It's performing as well as ever, while exposing investors' money to below-averagerisk. To help accomplish this, Terrana has spread the fund's 186 stocks,representing $13.3 billion in assets, over a variety of market sectors."Beth Terrana is highly regarded by her Fidelity peers," saysfinancial planner Frank Moore of Vintage Financial Services in Ann Arbor,MI. "She consistently finds great stocks."
Mairs & Power Growth. Investors who like medium-size companieswould be hard-pressed to find a better choice than Mairs & Power Growth.This $572 million fund has racked up impressive long-term returns by owningshares of high-quality firms such as Dayton Hudson, General Mills, Honeywell,and Wells Fargo. Manager George A. Mairs III is a buy-and-hold guy, preferringto own only a handful of stocks (35 at last count) and to trade infrequently.
Mairs can make a boast that most fund managers can't: His fund hasn'thad a negative annual return in 12 years. A gain of 3.6 percent, in 1990,was its worst performance.
Northeast Investors Growth. In contrast to Fidelity's Terrana,manager Bill Oates, of Northeast Investors Growth, prefers a somewhat moreconcentrated approach. His fund holds only 66 stocks and has more than 65percent of its $297 million in just three sectors--financial, technology,and health care.
This hasn't caused it to be terribly volatile for a stock fund, however;it's only about 13 percent more so than the S&P 500. Furthermore, ithas had a negative return only twice in the past decade, posting negligiblelosses in 1992 and 1994. During those 10 years, shareholders enjoyed morethan a fivefold increase in their initial investments.(For more on Northeast Investors Growth, see "Could these 'sleeper'funds wake up your portfolio,?" July 12, 1999, available at www.memag.com).
Vanguard 500 Index. By far the largest index offering,Vanguard 500 Index Fund attempts to track the S&P 500--and it does sowith great accuracy. The fund's 15-year total return trails the index byonly a quarter percentage point and outpaces those of nine out of 10 largeblend stock mutual funds.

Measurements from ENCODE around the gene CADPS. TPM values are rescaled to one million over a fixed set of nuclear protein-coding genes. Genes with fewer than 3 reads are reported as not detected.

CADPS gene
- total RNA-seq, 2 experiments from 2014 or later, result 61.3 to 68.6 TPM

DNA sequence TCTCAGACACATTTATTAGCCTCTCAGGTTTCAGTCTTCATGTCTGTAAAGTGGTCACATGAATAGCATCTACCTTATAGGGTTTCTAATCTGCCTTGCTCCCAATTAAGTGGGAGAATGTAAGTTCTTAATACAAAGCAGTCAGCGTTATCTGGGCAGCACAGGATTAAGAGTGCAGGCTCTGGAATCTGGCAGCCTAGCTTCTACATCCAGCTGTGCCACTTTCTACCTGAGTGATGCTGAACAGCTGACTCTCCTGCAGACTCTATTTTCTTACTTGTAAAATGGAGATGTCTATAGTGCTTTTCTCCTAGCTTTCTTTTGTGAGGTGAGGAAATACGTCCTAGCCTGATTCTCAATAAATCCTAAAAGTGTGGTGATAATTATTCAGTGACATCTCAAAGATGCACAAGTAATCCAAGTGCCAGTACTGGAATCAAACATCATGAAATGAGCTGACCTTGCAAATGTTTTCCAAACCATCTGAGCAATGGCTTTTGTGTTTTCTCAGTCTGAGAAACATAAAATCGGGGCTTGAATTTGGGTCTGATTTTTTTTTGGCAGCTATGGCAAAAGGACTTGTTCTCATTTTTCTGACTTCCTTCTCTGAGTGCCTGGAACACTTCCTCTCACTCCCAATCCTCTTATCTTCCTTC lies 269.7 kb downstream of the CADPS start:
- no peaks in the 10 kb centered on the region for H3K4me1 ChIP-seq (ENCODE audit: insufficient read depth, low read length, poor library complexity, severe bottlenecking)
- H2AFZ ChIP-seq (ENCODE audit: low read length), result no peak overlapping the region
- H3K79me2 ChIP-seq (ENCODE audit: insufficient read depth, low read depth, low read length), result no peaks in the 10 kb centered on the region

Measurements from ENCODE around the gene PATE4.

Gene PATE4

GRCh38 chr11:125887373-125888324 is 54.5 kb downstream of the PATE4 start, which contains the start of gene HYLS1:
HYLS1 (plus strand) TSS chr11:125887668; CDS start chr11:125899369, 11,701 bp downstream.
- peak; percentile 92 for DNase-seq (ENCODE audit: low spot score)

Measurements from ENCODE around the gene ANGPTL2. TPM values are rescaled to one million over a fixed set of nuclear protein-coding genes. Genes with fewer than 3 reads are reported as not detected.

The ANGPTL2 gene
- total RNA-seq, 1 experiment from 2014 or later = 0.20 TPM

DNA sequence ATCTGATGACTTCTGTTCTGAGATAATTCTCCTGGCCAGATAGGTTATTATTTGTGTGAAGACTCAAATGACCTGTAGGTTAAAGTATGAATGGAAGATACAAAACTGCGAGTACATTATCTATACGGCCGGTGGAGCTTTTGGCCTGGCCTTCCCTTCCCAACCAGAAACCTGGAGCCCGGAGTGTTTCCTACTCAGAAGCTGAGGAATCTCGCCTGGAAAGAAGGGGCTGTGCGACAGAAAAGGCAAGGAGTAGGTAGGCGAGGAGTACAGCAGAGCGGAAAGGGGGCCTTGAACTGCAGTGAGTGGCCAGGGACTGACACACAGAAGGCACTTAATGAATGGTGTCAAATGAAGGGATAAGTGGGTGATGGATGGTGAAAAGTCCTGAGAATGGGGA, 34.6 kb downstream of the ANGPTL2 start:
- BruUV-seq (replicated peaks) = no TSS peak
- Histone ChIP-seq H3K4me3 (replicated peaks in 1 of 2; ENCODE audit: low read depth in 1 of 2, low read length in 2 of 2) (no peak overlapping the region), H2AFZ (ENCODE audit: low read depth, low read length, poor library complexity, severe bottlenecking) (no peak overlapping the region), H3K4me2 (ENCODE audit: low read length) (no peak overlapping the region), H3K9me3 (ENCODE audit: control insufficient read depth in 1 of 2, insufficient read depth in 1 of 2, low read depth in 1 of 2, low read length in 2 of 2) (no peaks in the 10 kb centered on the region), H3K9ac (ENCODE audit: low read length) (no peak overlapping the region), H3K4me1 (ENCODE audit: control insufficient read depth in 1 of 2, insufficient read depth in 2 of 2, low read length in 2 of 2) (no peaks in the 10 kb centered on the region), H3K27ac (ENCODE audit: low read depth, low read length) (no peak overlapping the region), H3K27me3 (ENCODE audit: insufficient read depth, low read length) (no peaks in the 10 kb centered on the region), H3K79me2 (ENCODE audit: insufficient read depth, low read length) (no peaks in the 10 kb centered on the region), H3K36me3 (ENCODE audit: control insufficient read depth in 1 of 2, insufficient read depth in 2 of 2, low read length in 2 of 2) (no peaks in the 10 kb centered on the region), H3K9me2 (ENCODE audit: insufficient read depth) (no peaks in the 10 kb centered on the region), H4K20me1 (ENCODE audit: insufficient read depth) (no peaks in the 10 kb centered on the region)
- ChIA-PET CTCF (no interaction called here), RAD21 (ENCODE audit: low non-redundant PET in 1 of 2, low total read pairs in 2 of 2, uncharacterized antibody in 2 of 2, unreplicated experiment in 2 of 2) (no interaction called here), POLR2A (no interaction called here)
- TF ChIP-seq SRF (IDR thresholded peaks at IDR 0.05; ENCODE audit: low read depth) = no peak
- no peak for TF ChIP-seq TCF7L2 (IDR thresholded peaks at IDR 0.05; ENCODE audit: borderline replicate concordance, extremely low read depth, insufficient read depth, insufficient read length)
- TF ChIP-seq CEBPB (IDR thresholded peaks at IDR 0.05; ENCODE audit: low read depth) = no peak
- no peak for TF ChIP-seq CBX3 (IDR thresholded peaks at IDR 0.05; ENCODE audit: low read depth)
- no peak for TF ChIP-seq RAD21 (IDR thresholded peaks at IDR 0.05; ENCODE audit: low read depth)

Not only is the $91.1 billion fund hard to beat, it's about the cheapestaround. For one thing, it has a 0.18 percent expense ratio. It's also areal tax-saver. "The fund has no turnover, except for what's necessaryto match changes in the index," explains CPA and financial plannerAlan Brachfeld of Total Asset Planning, in New York City. "So it produceslittle taxable capital gains until you sell your shares."
Vanguard Small Capitalization Index. The country's firstindex fund, Vanguard Small Capitalization Index delivers returns that typicallystay within one or two percentage points of its benchmark.
Critics of the $3 billion fund often point out that its index, the Russell2000, hasn't outperformed other small-company funds as the S&P 500 hasdone with large-company funds. "But when you take into account capitalgains exposure, over the long term, this index fund's returns are competitivewithin the small-cap category," says former stockbroker and indexingadvocate Bill Schultheis, author of The Coffeehouse Investor: How toBuild Wealth, Ignore Wall Street and Get on With Your Life (LongstreetPress, 1998).